Commentary on some of the interesting numbers from the Q3 2016 Netflix earnings release
(Photo credit: Flickr/morebyless under CC-BY 2.0)
Netflix released their third quarter results on October 17, 2016. The shareholder letter begins by crediting the company’s quarterly streaming revenue of over $2B in part to its “strong content slate including Stranger Things and the second season of Narcos.” However, the story was more nuanced in the earnings interview with the Netflix executive team.
CEO Reed Hastings focused some of his early commentary on the broader forces driving subscriber growth. While he also cited the success of Netflix’s original content as a contributing factor, he advised against focusing on the “microvariables” behind subscriber growth (‘net adds.’) In Hastings’ view, strong original content is only a small driver of annual net adds. He instead attributed much of the subscriber growth to the overall media landscape. Hastings referenced the “fundamental growth cycle” related to “the deep force that’s changing the market as people get used to internet television.”
This quarter Netflix reported 46.5M paid U.S. streaming subscribers. The company added .4M new U.S. subscribers this quarter and 2.8M net adds year-to-date. These numbers are contextually impressive.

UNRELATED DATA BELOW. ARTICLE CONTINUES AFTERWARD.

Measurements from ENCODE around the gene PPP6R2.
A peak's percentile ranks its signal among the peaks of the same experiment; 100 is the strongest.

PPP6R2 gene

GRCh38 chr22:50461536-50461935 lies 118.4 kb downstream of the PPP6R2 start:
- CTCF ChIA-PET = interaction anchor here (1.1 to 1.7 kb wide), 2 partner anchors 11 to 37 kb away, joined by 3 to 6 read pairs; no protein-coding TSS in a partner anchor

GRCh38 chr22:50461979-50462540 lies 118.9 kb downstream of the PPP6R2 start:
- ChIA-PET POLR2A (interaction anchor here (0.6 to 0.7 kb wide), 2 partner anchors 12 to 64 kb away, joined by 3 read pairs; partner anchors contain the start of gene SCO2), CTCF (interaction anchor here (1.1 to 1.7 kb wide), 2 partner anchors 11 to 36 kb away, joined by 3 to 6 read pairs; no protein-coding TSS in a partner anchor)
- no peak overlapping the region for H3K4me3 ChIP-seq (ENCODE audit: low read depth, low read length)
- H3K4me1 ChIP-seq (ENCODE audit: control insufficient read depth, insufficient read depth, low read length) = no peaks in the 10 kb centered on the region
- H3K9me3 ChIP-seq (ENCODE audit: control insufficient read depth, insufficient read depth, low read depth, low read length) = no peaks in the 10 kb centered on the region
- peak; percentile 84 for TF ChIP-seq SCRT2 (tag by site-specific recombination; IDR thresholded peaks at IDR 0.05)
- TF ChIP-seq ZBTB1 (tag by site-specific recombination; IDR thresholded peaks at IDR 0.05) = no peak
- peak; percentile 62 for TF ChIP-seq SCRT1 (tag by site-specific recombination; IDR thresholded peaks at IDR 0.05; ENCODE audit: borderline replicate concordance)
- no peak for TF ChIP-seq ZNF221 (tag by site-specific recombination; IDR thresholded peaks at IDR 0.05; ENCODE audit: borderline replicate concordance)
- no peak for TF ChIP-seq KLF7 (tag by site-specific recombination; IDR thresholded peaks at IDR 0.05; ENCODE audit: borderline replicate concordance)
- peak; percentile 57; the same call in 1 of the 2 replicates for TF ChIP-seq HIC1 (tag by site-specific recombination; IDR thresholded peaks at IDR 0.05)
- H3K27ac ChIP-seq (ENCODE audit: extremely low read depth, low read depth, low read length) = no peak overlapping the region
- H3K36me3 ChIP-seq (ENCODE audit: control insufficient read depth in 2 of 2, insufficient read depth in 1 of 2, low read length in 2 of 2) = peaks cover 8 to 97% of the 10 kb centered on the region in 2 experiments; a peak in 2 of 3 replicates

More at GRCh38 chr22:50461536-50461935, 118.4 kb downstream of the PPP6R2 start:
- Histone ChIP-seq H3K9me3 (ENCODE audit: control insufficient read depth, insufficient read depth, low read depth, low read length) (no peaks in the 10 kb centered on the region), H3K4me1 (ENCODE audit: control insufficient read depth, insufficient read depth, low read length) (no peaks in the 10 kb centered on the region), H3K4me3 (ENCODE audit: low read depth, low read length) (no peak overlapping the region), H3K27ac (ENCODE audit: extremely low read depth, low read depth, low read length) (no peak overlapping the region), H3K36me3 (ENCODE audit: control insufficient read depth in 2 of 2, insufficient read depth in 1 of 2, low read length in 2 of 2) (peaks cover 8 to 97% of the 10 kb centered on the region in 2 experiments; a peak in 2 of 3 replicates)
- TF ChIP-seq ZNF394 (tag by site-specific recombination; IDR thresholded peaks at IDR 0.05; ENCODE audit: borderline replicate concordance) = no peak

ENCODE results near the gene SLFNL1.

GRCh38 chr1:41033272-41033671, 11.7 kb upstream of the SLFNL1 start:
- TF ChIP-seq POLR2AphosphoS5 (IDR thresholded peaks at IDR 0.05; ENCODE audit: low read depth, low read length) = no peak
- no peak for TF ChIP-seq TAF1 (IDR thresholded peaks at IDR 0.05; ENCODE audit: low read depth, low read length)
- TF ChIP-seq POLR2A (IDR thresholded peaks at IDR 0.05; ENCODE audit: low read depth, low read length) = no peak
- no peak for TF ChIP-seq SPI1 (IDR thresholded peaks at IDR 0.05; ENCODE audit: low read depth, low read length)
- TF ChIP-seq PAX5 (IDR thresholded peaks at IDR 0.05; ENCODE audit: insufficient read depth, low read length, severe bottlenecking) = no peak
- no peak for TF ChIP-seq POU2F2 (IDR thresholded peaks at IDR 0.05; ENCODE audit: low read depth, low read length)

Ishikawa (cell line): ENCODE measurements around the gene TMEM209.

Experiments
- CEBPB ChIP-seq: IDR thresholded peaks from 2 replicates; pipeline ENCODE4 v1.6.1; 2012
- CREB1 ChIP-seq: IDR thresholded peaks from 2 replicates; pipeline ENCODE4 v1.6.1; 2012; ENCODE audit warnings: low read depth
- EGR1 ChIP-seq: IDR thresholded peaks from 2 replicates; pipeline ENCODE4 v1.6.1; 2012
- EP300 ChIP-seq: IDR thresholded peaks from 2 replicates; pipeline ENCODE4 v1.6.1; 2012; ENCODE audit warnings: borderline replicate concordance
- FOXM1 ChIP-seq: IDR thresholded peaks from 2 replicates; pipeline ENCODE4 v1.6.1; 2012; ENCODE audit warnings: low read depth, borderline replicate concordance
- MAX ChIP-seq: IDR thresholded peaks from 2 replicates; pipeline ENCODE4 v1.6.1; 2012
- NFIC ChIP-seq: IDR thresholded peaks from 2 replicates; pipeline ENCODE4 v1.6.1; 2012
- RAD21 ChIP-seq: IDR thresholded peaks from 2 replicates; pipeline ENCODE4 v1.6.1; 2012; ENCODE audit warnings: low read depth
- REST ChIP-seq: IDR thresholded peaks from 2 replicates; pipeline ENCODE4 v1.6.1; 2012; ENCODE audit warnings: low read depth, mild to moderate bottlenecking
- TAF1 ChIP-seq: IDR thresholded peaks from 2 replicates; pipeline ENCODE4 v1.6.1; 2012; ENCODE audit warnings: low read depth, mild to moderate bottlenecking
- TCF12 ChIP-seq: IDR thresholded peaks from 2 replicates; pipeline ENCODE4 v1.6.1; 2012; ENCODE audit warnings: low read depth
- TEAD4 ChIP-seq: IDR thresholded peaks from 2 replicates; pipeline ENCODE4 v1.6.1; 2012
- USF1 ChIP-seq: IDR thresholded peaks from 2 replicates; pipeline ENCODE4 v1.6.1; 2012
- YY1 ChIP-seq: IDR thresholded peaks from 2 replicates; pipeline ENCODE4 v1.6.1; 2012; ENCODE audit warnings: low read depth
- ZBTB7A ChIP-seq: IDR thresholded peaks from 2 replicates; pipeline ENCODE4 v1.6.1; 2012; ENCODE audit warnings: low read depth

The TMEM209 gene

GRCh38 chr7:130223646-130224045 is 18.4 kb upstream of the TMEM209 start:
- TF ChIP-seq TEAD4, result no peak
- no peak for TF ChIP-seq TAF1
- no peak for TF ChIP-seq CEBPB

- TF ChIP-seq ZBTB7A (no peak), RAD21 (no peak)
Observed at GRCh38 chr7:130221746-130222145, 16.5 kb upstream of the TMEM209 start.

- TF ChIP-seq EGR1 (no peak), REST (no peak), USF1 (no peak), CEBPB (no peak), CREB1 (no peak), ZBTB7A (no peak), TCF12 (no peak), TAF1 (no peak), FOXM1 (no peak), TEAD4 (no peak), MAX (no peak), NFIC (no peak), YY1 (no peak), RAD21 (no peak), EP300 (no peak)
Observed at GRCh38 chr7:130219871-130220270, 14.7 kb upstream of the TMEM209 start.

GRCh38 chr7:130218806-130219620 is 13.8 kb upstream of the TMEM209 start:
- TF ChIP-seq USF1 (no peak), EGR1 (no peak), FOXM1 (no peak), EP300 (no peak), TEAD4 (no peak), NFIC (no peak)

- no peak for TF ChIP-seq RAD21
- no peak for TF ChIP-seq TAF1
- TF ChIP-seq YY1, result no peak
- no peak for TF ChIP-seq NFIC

In Q2 2016, SNL Kagan estimated there were 95.7M total residential video subscribers in the United States. That’s 95.7M aggregate subscribers across all traditional cable, satellite, and telco video providers (and does not include online video providers like Netflix.) Furthermore, traditional video providers have a weak trajectory. In total they lost .8M subscribers between Q1 and Q2 2016, and in fact haven’t had a positive quarter for collective net adds since Q1 2014.
This means that as a rough rule of thumb, for every two households in the U.S. that have a traditional paid tv subscription with any provider there is one household with a Netflix streaming subscription. This is not to say that there is no overlap between these groups; many people have both. Rather, this is to give a sense of scale behind Netflix’s substantial penetration in the market.
Another area of interest from Netflix’s earnings release was the executive team’s commentary around the company’s global reach. Netflix launched in more than 130 countries early in 2016 and is now available in 22 languages. Hastings cited YouTube’s 50 language offerings as the company’s competitive benchmark in this area.
While there is continued effort to provide more content in local languages, it was interesting to hear about the reach of existing programs. While declining to give country-specific details, CFO David Wells confirmed the company’s success was due to “broad-based performance across multiple markets.” Chief Content Officer Ted Sarandos said, “our big series that we had going on in the quarter – Luke Cage, Stranger Things, The Get Down, and Nacros, of course – performed proportionately well globally. The content is traveling in a way that we’d hoped.”
We at RedMonk can anecdotally attest to this phenomenon, as we’ve now expressed our collective love for Stranger Things via our conferences on two continents.